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UNICEF-WHO Report Highlights Impacts Of WASH Crisis On Women, Girls

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A woman and child fetching water from the tap.

A new report released today by UNICEF and WHO has revealed that globally, women are primarily responsible for fetching water for households, while girls bear this responsibility nearly twice as often as boys and spend more time doing it each day.

The report, titled “Progress on household drinking water, sanitation and hygiene (WASH) 2000-2022: Special focus on Gender,” provides the first comprehensive analysis of gender inequalities in WASH. It also highlighted that women and girls are more likely to feel unsafe using a toilet outside the home and bear the brunt of poor hygiene conditions.

UNICEF director of WASH and CEED, Cecilia Sharp emphasised the impact of unsafe water, toilets and handwashing on girls’ potential, well-being and perpetuation of poverty. She stated, “Responding to girls’ needs in the design and implementation of WASH programs is critical to reaching universal access to water and sanitation and achieving gender equality and empowerment.”

The report revealed that globally, 1.8 billion people live in households without water supplies on their premises. In 7 out of 10 such households, women and girls aged 15 and older are responsible for water collection, compared to 3 out of 10 households for their male counterparts. Girls under 15 are also more likely than boys under 15 to fetch water. Women and girls often make longer journeys to collect water, sacrificing their time for education, work, leisure and risking physical injuries and dangers along the way.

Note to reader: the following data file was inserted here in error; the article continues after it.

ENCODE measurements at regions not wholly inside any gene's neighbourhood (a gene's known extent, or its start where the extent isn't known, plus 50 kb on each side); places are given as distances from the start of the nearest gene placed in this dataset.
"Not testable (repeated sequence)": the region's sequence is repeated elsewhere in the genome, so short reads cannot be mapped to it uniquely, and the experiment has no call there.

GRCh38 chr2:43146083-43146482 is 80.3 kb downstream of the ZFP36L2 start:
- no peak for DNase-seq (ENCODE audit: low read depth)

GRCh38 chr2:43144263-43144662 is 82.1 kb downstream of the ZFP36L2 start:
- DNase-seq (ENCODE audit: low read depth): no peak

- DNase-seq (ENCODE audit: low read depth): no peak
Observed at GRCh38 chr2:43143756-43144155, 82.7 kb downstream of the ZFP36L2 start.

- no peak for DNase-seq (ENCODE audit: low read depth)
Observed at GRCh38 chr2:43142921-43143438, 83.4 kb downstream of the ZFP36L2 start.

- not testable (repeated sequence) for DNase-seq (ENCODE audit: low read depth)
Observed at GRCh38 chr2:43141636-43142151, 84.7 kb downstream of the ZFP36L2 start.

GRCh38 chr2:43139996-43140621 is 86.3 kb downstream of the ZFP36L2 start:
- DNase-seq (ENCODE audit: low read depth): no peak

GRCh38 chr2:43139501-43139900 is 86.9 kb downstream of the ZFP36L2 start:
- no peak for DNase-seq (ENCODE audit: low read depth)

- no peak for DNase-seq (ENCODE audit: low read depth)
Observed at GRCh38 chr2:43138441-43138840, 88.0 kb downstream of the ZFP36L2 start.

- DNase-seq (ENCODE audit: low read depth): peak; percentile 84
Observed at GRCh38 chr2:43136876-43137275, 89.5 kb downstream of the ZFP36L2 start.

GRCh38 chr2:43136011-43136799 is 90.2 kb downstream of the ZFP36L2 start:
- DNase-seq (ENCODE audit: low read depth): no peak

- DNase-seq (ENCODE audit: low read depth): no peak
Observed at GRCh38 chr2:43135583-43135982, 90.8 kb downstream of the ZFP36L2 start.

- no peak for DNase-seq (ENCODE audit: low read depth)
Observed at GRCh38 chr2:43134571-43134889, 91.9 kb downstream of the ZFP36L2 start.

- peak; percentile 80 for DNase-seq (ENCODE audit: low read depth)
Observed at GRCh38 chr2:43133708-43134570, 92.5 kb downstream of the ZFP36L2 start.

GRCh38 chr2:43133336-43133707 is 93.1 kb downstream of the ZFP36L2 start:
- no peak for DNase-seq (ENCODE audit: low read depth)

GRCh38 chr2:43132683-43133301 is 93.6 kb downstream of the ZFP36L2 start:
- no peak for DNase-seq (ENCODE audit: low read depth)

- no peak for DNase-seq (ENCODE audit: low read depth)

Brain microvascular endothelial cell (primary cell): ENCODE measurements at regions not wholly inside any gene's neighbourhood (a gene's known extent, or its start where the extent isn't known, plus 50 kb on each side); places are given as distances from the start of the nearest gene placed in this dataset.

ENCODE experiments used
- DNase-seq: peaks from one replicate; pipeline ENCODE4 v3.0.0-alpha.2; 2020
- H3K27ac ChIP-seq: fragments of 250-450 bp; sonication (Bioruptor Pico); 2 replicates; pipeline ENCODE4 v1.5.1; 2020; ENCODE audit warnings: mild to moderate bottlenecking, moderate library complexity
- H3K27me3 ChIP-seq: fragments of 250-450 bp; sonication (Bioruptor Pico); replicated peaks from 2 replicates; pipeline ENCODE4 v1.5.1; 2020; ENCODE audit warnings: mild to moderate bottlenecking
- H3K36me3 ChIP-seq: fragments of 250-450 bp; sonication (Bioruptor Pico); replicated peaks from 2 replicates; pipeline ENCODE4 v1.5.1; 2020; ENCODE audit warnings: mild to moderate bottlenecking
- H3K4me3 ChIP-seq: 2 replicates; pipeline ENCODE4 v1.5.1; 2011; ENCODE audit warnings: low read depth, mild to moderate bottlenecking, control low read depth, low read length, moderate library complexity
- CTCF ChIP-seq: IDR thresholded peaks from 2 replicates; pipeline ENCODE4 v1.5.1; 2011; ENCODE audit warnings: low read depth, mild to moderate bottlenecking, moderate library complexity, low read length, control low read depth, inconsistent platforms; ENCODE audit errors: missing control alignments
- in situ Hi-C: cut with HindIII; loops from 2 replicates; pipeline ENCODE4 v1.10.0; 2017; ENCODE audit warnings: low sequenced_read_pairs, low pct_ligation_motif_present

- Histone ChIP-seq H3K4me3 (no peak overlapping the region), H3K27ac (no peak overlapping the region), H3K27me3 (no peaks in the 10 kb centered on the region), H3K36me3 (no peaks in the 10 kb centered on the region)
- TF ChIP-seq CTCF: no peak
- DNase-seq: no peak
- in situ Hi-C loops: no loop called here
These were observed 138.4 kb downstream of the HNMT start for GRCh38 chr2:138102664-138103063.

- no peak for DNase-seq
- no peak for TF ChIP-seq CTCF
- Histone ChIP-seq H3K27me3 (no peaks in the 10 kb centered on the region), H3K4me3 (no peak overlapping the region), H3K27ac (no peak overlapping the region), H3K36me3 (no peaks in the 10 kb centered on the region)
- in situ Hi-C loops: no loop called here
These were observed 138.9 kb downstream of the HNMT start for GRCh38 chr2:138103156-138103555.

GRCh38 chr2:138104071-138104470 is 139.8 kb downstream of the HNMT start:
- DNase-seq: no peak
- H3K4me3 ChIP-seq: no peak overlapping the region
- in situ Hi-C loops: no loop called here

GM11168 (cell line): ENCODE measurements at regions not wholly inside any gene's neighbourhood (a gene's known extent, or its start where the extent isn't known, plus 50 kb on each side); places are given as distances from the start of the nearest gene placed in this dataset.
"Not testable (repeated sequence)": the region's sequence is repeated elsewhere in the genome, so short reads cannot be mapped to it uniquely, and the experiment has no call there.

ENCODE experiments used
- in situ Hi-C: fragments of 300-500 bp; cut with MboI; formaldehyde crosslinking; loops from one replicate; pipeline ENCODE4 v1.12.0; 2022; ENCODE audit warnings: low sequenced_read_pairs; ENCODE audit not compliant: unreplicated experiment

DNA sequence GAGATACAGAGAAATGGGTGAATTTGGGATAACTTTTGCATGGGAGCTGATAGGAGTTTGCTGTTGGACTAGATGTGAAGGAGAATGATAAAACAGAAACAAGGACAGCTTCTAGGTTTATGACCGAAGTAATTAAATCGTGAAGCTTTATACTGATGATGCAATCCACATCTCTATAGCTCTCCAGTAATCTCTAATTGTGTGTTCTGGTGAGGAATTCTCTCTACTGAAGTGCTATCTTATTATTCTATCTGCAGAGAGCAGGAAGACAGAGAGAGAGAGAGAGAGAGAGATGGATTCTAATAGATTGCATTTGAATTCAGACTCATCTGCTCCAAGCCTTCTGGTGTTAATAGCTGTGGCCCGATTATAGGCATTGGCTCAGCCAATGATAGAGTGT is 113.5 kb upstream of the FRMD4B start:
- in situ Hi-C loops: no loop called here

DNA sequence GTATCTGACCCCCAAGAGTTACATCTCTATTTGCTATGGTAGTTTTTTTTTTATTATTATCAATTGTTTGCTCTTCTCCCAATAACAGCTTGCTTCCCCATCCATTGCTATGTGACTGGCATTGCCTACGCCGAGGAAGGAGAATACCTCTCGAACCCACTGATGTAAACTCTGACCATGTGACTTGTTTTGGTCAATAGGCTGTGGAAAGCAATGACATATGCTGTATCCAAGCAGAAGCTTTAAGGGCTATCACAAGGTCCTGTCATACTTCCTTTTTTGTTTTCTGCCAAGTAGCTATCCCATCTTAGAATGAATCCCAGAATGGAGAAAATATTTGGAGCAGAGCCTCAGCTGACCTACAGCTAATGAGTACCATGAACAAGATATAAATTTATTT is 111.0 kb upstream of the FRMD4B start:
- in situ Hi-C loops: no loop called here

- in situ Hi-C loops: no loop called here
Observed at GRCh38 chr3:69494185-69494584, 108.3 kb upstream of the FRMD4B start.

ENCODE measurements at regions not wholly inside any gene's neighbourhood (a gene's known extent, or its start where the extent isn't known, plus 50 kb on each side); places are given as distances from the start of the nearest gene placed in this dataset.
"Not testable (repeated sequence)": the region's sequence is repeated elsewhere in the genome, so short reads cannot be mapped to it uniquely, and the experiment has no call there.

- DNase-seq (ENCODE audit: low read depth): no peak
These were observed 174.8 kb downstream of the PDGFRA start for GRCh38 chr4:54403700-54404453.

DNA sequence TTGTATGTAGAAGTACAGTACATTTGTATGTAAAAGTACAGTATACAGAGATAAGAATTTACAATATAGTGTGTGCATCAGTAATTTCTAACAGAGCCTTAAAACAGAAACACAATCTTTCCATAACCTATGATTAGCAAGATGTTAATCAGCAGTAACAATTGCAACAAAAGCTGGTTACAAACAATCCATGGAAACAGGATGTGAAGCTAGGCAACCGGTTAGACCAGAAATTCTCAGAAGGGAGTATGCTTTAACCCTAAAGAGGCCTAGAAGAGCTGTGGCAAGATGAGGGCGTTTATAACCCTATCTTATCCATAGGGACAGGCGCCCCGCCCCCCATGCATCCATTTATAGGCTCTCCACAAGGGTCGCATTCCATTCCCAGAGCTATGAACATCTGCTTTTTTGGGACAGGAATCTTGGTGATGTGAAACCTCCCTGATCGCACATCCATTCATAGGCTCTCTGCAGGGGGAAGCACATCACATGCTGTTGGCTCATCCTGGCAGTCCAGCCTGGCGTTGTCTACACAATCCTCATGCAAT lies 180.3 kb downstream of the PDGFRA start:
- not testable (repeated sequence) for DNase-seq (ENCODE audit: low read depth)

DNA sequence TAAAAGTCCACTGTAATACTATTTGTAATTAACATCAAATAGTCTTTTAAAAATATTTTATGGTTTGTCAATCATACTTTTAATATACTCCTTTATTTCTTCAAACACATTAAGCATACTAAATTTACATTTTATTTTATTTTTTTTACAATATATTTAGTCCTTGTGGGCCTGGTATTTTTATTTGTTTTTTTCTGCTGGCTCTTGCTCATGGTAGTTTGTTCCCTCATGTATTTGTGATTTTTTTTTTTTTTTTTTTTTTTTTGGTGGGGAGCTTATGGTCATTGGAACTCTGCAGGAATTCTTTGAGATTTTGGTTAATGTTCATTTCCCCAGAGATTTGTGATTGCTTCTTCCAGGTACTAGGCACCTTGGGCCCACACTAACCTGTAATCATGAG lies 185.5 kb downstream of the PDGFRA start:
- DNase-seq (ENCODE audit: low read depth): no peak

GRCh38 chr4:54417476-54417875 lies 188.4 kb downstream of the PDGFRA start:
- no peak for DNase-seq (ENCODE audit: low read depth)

Additionally, over half a billion people still share sanitation facilities with other households, compromising women’s and girls’ privacy, dignity and safety. Recent surveys from 22 countries indicate that among households with shared toilets, women and girls are more likely than men and boys to feel unsafe walking alone at night and face sexual harassment and other safety risks.

The report further highlights the health risks faced by women and girls due to inadequate WASH services, particularly during their menstrual periods. Women and adolescent girls in the poorest households and those with disabilities are most likely to lack a private place to wash and change.

WHO director of the environment, climate change and health department, Dr. Maria Neira emphasised the health risks faced by women and girls due to inadequate WASH services, including infectious diseases and vulnerabilities to harassment, violence and injury when they have to go outside the home for water or toilet use.

The report also sheds light on the disproportionate impact of inadequate access to hygiene on women and girls. As they are primarily responsible for domestic chores and caregiving, they are exposed to diseases and health risks without proper handwashing facilities. The additional time spent on domestic chores can limit girls’ educational opportunities and employment prospects.

Although there has been progress in achieving universal access to WASH, with increases in household access to safely managed drinking water, safely managed sanitation and basic hygiene services, achieving the Sustainable Development Goal target by 2030 requires a significant acceleration in progress.

Efforts are needed to ensure that progress on WASH contributes to gender equality. This includes integrating gender considerations in WASH programmes and policies, collecting and analysing disaggregated data to inform targeted interventions addressing the specific needs of women, girls and other vulnerable groups.

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